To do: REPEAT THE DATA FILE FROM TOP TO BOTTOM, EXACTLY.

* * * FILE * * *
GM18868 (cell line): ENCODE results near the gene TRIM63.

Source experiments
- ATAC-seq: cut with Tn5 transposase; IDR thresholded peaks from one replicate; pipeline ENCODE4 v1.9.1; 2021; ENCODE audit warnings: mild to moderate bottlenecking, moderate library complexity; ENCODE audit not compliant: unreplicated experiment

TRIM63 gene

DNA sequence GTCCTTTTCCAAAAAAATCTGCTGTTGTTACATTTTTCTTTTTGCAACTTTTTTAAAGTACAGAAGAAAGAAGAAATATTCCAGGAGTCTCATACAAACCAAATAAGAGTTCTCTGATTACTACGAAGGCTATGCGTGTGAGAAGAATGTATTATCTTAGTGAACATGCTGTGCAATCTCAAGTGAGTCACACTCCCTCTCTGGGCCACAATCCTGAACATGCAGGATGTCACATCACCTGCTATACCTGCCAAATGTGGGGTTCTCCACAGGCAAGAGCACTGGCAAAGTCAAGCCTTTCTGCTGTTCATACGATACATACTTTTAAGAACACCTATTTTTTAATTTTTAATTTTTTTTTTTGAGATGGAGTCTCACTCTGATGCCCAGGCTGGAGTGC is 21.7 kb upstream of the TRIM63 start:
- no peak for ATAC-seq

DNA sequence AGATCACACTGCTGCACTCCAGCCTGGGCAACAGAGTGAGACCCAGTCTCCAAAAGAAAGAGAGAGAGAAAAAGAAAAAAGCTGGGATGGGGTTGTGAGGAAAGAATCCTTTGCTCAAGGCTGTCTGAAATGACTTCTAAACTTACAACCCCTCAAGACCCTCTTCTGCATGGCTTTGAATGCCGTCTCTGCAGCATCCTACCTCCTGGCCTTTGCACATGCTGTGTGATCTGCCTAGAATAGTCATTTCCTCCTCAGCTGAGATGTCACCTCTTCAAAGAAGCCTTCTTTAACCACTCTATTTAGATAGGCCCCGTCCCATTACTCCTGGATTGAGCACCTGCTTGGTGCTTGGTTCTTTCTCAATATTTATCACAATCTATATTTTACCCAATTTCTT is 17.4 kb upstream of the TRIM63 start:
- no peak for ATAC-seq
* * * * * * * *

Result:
GM18868 (cell line): ENCODE results near the gene TRIM63.

Source experiments
- ATAC-seq: cut with Tn5 transposase; IDR thresholded peaks from one replicate; pipeline ENCODE4 v1.9.1; 2021; ENCODE audit warnings: mild to moderate bottlenecking, moderate library complexity; ENCODE audit not compliant: unreplicated experiment

TRIM63 gene

DNA sequence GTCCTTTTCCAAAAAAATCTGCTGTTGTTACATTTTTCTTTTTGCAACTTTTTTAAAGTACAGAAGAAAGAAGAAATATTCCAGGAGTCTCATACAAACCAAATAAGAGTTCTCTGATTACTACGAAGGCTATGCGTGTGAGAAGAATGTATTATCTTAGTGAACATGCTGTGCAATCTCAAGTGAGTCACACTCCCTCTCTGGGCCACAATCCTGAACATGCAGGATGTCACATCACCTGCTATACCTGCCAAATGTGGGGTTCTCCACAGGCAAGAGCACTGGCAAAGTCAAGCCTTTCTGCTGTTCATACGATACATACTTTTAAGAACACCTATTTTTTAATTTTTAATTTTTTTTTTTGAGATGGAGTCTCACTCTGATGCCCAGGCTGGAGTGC is 21.7 kb upstream of the TRIM63 start:
- no peak for ATAC-seq

DNA sequence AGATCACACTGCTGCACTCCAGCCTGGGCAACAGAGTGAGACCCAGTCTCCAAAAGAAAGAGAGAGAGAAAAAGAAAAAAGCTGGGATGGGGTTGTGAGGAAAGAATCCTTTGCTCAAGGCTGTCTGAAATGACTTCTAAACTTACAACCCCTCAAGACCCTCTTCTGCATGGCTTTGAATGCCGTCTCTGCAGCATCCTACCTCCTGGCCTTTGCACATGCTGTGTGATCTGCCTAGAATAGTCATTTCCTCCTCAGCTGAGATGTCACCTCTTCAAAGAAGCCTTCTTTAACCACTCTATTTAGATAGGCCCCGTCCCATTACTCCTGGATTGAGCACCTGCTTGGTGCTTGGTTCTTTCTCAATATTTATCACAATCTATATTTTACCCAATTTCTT is 17.4 kb upstream of the TRIM63 start:
- no peak for ATAC-seq